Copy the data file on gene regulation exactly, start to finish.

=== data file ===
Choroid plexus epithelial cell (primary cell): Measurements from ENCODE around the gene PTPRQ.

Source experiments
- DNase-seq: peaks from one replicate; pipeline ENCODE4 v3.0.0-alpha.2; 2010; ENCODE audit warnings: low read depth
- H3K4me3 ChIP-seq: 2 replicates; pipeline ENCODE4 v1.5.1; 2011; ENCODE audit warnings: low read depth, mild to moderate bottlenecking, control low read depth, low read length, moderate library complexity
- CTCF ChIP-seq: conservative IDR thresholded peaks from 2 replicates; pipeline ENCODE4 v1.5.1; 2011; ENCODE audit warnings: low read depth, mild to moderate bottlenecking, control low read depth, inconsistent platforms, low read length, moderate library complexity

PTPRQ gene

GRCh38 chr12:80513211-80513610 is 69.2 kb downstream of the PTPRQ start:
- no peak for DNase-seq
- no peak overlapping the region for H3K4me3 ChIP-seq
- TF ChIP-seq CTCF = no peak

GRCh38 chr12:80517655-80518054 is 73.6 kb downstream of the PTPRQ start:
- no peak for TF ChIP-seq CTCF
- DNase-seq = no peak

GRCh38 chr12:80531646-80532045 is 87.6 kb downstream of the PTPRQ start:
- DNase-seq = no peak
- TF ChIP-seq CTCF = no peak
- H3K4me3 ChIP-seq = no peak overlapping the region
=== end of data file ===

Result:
Choroid plexus epithelial cell (primary cell): Measurements from ENCODE around the gene PTPRQ.

Source experiments
- DNase-seq: peaks from one replicate; pipeline ENCODE4 v3.0.0-alpha.2; 2010; ENCODE audit warnings: low read depth
- H3K4me3 ChIP-seq: 2 replicates; pipeline ENCODE4 v1.5.1; 2011; ENCODE audit warnings: low read depth, mild to moderate bottlenecking, control low read depth, low read length, moderate library complexity
- CTCF ChIP-seq: conservative IDR thresholded peaks from 2 replicates; pipeline ENCODE4 v1.5.1; 2011; ENCODE audit warnings: low read depth, mild to moderate bottlenecking, control low read depth, inconsistent platforms, low read length, moderate library complexity

PTPRQ gene

GRCh38 chr12:80513211-80513610 is 69.2 kb downstream of the PTPRQ start:
- no peak for DNase-seq
- no peak overlapping the region for H3K4me3 ChIP-seq
- TF ChIP-seq CTCF = no peak

GRCh38 chr12:80517655-80518054 is 73.6 kb downstream of the PTPRQ start:
- no peak for TF ChIP-seq CTCF
- DNase-seq = no peak

GRCh38 chr12:80531646-80532045 is 87.6 kb downstream of the PTPRQ start:
- DNase-seq = no peak
- TF ChIP-seq CTCF = no peak
- H3K4me3 ChIP-seq = no peak overlapping the region